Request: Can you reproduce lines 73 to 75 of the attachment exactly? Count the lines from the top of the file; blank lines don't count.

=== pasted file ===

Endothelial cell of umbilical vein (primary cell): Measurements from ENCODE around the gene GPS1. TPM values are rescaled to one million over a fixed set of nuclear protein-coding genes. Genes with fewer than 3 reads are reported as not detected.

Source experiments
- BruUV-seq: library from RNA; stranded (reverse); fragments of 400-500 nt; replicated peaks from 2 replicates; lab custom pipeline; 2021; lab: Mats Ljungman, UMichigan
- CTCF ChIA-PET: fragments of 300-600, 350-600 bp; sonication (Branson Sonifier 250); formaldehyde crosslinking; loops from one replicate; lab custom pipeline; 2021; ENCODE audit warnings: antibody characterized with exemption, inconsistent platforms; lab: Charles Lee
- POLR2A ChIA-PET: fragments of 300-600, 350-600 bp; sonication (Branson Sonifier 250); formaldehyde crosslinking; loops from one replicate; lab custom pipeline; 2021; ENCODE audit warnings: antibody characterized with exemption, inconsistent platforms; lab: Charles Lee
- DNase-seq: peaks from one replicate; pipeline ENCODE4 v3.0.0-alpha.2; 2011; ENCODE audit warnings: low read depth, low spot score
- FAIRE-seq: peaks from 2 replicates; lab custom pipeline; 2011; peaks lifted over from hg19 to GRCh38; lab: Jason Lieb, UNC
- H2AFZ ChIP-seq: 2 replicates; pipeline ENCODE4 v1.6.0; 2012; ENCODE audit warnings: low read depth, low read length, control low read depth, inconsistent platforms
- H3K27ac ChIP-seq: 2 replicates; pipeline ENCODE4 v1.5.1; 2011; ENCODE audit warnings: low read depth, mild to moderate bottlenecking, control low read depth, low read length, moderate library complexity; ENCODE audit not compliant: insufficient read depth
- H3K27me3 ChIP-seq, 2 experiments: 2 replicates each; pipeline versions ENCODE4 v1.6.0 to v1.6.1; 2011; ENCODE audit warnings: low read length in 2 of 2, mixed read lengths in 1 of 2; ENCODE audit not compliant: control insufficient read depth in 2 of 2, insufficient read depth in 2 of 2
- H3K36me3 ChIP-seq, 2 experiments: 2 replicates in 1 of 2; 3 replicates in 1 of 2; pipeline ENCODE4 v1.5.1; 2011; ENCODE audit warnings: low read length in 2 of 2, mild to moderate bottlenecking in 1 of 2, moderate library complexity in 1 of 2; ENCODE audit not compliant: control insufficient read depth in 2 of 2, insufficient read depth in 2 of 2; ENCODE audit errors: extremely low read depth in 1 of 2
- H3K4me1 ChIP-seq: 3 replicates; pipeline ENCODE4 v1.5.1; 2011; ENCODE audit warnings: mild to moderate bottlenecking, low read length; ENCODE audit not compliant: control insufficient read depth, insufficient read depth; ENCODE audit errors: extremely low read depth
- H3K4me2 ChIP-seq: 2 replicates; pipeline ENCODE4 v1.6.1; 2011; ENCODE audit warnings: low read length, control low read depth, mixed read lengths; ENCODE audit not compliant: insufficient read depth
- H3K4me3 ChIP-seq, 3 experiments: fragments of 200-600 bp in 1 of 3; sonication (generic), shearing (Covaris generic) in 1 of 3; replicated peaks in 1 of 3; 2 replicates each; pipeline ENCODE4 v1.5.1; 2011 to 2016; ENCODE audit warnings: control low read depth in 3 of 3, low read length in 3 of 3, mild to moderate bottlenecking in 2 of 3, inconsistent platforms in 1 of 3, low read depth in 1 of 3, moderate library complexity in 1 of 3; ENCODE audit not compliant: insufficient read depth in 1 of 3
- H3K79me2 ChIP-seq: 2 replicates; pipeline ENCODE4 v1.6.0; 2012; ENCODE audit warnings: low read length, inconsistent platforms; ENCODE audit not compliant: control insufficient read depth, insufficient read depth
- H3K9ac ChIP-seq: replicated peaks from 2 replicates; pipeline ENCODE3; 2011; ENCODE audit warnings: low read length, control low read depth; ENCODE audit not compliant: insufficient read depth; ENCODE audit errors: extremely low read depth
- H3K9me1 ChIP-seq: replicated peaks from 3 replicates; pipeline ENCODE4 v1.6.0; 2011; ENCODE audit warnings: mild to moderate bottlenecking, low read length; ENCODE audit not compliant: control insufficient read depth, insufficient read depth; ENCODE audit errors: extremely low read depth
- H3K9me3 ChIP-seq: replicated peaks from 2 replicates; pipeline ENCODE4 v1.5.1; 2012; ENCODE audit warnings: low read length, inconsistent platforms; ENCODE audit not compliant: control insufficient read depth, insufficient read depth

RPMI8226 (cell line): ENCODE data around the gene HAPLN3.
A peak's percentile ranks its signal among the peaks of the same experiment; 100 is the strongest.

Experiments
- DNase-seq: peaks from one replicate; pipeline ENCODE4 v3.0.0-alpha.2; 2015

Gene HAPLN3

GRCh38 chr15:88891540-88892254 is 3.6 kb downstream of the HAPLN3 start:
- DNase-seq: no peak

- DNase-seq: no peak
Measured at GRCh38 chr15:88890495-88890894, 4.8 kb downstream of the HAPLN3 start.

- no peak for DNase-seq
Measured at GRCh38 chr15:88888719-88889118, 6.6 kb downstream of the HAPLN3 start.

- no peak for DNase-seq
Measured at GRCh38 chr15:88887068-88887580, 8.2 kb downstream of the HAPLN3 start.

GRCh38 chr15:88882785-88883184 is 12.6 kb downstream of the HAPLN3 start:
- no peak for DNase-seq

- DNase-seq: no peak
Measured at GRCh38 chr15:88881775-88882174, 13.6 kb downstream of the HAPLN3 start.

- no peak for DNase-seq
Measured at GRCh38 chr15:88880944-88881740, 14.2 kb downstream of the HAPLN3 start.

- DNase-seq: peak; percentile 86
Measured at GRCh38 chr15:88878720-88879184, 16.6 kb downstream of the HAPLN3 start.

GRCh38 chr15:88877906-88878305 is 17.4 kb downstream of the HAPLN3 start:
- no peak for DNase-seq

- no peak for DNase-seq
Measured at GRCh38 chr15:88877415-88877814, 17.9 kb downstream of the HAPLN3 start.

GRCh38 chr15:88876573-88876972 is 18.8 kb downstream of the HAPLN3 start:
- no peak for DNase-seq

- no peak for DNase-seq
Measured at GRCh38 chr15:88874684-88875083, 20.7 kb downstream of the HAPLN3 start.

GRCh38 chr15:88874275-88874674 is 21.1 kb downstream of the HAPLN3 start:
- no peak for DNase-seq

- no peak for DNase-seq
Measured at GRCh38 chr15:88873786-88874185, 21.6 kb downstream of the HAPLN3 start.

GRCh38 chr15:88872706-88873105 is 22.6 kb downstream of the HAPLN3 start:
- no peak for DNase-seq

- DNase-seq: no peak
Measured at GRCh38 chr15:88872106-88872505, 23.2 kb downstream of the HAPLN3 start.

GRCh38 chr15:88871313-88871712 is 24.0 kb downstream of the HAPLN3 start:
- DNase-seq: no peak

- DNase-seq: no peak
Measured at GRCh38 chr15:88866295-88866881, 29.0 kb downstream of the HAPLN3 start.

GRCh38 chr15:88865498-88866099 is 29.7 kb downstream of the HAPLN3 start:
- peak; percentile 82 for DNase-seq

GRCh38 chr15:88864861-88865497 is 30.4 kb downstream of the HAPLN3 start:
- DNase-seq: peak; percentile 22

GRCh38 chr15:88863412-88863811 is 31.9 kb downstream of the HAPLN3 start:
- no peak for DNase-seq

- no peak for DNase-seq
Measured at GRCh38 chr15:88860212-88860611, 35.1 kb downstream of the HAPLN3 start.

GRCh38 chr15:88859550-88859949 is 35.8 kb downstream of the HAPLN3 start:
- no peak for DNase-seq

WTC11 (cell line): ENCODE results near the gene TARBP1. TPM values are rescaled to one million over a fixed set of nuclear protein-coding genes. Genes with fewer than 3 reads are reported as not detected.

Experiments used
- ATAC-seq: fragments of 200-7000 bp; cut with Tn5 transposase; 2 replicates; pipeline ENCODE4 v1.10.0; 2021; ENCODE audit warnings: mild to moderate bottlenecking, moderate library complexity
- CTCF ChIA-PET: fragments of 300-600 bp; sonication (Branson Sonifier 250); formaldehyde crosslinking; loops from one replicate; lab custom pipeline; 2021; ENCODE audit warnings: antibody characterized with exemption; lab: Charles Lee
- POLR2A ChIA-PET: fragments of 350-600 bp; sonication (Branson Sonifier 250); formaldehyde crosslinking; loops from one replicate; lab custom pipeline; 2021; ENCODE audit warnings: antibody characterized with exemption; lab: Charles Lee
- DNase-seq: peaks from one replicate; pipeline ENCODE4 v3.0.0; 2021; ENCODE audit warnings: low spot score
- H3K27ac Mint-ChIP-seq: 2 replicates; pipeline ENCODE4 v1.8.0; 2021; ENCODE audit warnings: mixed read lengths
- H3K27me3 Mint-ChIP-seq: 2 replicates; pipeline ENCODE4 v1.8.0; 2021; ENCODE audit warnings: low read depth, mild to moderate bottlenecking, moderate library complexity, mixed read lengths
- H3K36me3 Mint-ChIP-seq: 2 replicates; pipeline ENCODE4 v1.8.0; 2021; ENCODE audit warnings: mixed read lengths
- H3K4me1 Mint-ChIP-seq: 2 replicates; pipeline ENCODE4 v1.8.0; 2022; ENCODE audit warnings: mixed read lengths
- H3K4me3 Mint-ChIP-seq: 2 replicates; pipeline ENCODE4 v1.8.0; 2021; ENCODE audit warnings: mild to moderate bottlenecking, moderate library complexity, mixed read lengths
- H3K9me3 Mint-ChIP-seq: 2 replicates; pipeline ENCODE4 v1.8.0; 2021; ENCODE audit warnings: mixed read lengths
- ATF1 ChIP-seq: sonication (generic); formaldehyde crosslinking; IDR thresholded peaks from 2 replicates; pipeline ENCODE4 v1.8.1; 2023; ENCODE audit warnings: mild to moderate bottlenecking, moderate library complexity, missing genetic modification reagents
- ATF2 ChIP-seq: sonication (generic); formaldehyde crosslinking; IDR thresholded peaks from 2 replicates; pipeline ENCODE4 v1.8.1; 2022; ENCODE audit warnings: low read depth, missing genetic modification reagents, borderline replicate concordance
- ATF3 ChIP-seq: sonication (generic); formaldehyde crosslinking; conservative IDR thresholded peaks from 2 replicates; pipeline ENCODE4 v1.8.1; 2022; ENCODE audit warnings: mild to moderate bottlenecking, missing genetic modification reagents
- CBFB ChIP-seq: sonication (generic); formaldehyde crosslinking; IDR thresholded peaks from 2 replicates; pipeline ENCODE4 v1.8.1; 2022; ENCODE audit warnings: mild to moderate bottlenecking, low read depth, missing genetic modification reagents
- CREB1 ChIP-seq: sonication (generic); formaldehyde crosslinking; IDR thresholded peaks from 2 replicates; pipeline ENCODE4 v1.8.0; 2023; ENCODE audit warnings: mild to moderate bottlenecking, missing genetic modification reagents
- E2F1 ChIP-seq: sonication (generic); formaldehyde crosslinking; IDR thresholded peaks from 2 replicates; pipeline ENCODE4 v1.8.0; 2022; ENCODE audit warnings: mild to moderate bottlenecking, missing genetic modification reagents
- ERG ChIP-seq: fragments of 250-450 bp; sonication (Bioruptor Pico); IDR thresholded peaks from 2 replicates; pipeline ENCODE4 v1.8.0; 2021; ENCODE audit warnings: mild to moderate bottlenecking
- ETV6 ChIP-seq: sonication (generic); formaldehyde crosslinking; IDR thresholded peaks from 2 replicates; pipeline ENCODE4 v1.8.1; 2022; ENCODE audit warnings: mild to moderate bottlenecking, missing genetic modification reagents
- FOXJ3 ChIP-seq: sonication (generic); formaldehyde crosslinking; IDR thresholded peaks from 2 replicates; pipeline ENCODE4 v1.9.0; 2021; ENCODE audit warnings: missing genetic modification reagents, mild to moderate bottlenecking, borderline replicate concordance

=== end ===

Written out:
- CTCF ChIA-PET: fragments of 300-600 bp; sonication (Branson Sonifier 250); formaldehyde crosslinking; loops from one replicate; lab custom pipeline; 2021; ENCODE audit warnings: antibody characterized with exemption; lab: Charles Lee
- POLR2A ChIA-PET: fragments of 350-600 bp; sonication (Branson Sonifier 250); formaldehyde crosslinking; loops from one replicate; lab custom pipeline; 2021; ENCODE audit warnings: antibody characterized with exemption; lab: Charles Lee
- DNase-seq: peaks from one replicate; pipeline ENCODE4 v3.0.0; 2021; ENCODE audit warnings: low spot score